addrwatch man page

addrwatch — ethernet/ip address monitoring tool

Synopsis

addrwatch [-lmqv46dP?V] [-m[database]] [-o file] [-s sqlite3.db] [-b ip] [-H size] [-r num] [-p pidfile] [-u user] [-h hostname] [--mysql-table=table] [--sqlite3-table=table] [INTERFACE1 INTERFACE2 ...]

Description

addrwatch is a similar software to arpwatch. It main purpose is to monitor  network and log ethernet/ip pairings.

To simply try out addrwatch start it without any arguments. When started without arguments it will open  first non loopback interface and start logging events to the console without  writing anything to disk. All discovered ethernet/ip address pairings will be printed to stdout. All debug, warning, and err messages will be sent to syslog  and printed to stderr.

Options

-l, --syslog

Log discovered ethernet/ip address pairings to syslog (daemon facility).

-o file, --output=file

Write discovered ethernet/ip address pairings to a specified file. See Output section for more details.

-m[database], --mysql=[database]

Write discovered ethernet/ip address pairings to MySQL database. Default MySQL server, login information and database should be specified in ~/.my.cnf configuration file in addrwatch section. Example of ~/.my.cnf configuration file:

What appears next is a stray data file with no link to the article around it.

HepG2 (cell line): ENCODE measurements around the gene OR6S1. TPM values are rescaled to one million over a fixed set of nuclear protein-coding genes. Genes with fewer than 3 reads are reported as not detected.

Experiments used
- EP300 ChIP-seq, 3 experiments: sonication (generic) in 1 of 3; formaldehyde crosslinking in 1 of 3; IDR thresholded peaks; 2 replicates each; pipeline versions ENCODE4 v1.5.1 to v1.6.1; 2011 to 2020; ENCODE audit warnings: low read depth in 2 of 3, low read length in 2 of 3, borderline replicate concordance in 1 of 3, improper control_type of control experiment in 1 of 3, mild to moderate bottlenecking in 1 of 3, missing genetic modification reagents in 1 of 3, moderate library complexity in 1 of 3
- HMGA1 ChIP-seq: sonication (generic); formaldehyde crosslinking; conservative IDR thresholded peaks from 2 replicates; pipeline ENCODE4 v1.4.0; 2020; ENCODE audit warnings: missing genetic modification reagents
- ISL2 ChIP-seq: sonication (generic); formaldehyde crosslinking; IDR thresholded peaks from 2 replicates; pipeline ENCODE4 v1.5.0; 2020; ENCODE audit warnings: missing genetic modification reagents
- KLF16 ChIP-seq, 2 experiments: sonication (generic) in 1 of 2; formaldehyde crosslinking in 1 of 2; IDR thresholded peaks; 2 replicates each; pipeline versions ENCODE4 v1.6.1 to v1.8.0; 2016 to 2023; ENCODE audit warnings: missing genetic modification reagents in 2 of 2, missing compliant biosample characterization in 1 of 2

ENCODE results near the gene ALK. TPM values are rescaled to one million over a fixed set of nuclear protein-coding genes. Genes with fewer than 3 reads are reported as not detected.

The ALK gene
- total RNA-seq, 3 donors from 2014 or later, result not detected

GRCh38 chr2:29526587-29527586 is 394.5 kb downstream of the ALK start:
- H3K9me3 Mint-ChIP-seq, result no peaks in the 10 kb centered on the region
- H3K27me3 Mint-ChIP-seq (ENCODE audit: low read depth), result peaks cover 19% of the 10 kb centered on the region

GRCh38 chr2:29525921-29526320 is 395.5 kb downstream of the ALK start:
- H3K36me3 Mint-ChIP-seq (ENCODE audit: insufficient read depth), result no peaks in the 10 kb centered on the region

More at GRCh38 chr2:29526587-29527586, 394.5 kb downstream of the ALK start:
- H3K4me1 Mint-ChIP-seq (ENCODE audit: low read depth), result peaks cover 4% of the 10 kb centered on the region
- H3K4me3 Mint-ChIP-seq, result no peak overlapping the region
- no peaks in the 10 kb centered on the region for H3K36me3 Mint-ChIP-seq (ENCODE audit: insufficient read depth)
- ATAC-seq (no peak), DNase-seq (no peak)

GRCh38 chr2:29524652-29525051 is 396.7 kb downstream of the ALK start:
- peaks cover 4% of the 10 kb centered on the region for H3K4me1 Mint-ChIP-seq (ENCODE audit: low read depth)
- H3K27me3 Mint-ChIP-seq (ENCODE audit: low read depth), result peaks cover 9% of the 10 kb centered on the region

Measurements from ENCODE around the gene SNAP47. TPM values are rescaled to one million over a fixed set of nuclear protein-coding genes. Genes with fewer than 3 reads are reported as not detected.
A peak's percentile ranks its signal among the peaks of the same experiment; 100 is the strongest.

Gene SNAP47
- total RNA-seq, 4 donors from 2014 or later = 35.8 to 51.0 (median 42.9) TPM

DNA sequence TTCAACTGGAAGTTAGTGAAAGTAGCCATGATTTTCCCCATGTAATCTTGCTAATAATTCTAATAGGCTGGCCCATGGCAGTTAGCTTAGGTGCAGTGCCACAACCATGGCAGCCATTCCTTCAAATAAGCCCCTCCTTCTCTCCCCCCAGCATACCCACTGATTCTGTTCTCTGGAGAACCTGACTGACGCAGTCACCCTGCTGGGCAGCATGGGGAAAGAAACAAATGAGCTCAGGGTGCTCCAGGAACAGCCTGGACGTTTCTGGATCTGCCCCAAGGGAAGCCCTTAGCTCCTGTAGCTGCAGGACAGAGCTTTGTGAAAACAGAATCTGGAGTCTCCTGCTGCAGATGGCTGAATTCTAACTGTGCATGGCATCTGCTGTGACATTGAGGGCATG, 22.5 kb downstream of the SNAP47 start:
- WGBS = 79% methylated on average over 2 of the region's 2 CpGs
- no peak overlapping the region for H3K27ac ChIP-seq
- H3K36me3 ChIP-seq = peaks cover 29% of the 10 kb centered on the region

[addrwatch]
host=localhost
user=db_user
password=db_password
database=db_name

Pairings are written in a table having such schema:

CREATE TABLE IF NOT EXISTS `addrwatch` (
`tstamp` timestamp NOT NULL,
`hostname` varchar(256) NOT NULL,
`interface` varchar(16) NOT NULL,
`vlan_tag` int(11) NOT NULL,
`mac_address` varchar(17) NOT NULL,
`ip_address` varchar(42) NOT NULL,
`origin` varchar(8) NOT NULL,
KEY `interface` (`interface`),
KEY `vlan_tag` (`vlan_tag`),
KEY `interface_vlan_tag` (`interface`,`vlan_tag`)
)

Default table name is addrwatch unless option --mysql-table is specified.

--mysql-table=TBL

Insert data to MySQL table TBL.

-s sqlite3.db, --sqlite3=sqlite3.db

Write discovered ethernet/ip address pairings to sqlite3 database in sqlite3.db file. Database file and tables are created during startup if does not exists.

Pairings are written in a table having such schema:

CREATE TABLE addrwatch(
timestamp UNSIGNED BIG INT,
interface varchar(16),
vlan_tag UNSIGNED INT,
mac_address varchar(17),
ip_address varchar(42),